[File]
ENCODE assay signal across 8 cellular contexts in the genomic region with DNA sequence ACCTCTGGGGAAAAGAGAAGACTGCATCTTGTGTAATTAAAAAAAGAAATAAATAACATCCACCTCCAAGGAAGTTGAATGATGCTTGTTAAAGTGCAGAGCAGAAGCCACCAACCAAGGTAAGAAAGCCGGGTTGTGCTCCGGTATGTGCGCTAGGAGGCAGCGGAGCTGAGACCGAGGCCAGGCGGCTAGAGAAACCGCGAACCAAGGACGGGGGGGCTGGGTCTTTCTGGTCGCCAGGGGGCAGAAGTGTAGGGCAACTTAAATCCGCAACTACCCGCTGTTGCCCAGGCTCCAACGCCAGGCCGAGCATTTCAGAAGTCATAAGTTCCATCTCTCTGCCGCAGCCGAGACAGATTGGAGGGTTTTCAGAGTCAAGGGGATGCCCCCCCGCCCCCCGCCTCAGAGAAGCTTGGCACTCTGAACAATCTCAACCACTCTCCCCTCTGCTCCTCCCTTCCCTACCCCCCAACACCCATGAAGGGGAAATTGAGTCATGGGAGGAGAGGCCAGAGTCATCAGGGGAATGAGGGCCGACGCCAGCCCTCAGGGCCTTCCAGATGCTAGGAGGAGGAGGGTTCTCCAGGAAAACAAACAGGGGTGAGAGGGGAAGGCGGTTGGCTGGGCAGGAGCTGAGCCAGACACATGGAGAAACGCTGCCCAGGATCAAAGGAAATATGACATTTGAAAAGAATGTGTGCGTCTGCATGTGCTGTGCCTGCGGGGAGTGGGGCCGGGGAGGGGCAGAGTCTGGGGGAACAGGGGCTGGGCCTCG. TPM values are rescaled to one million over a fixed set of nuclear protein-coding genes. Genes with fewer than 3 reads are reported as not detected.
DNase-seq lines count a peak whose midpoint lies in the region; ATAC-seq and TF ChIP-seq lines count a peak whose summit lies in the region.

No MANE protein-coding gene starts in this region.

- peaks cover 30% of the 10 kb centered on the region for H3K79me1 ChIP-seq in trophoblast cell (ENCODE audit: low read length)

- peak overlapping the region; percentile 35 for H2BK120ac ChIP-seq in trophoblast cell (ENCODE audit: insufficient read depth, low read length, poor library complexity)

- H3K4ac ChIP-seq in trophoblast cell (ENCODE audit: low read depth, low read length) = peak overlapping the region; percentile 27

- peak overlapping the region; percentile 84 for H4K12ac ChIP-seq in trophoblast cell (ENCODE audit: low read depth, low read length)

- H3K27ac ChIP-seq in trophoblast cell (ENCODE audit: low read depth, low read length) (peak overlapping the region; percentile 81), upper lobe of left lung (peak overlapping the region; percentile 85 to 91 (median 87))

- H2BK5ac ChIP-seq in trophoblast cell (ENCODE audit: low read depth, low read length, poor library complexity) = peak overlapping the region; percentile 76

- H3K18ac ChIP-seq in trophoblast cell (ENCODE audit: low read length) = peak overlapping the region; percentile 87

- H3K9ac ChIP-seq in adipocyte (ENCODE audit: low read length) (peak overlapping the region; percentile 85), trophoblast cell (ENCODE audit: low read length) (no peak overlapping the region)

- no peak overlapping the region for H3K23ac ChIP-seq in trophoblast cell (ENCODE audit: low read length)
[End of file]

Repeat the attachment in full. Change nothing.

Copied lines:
ENCODE assay signal across 8 cellular contexts in the genomic region with DNA sequence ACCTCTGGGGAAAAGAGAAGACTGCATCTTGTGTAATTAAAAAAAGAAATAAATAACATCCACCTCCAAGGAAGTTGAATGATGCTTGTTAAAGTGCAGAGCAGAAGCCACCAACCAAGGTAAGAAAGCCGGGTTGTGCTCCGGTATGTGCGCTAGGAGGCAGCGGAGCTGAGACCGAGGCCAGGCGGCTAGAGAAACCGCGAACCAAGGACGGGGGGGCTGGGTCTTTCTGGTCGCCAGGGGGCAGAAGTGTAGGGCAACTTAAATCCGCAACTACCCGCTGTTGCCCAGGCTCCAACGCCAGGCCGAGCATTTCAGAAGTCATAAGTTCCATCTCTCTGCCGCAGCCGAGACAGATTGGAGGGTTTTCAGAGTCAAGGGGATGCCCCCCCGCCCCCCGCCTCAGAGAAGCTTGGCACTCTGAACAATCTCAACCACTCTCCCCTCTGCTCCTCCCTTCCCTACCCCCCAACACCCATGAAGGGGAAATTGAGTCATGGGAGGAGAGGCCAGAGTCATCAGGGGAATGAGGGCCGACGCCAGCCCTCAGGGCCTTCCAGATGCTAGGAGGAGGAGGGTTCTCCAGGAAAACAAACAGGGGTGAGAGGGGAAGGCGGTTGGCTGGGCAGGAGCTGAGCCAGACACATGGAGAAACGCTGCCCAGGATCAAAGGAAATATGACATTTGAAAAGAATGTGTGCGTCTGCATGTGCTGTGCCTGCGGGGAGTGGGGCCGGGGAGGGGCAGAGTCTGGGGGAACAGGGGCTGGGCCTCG. TPM values are rescaled to one million over a fixed set of nuclear protein-coding genes. Genes with fewer than 3 reads are reported as not detected.
DNase-seq lines count a peak whose midpoint lies in the region; ATAC-seq and TF ChIP-seq lines count a peak whose summit lies in the region.

No MANE protein-coding gene starts in this region.

- peaks cover 30% of the 10 kb centered on the region for H3K79me1 ChIP-seq in trophoblast cell (ENCODE audit: low read length)

- peak overlapping the region; percentile 35 for H2BK120ac ChIP-seq in trophoblast cell (ENCODE audit: insufficient read depth, low read length, poor library complexity)

- H3K4ac ChIP-seq in trophoblast cell (ENCODE audit: low read depth, low read length) = peak overlapping the region; percentile 27

- peak overlapping the region; percentile 84 for H4K12ac ChIP-seq in trophoblast cell (ENCODE audit: low read depth, low read length)

- H3K27ac ChIP-seq in trophoblast cell (ENCODE audit: low read depth, low read length) (peak overlapping the region; percentile 81), upper lobe of left lung (peak overlapping the region; percentile 85 to 91 (median 87))

- H2BK5ac ChIP-seq in trophoblast cell (ENCODE audit: low read depth, low read length, poor library complexity) = peak overlapping the region; percentile 76

- H3K18ac ChIP-seq in trophoblast cell (ENCODE audit: low read length) = peak overlapping the region; percentile 87

- H3K9ac ChIP-seq in adipocyte (ENCODE audit: low read length) (peak overlapping the region; percentile 85), trophoblast cell (ENCODE audit: low read length) (no peak overlapping the region)

- no peak overlapping the region for H3K23ac ChIP-seq in trophoblast cell (ENCODE audit: low read length)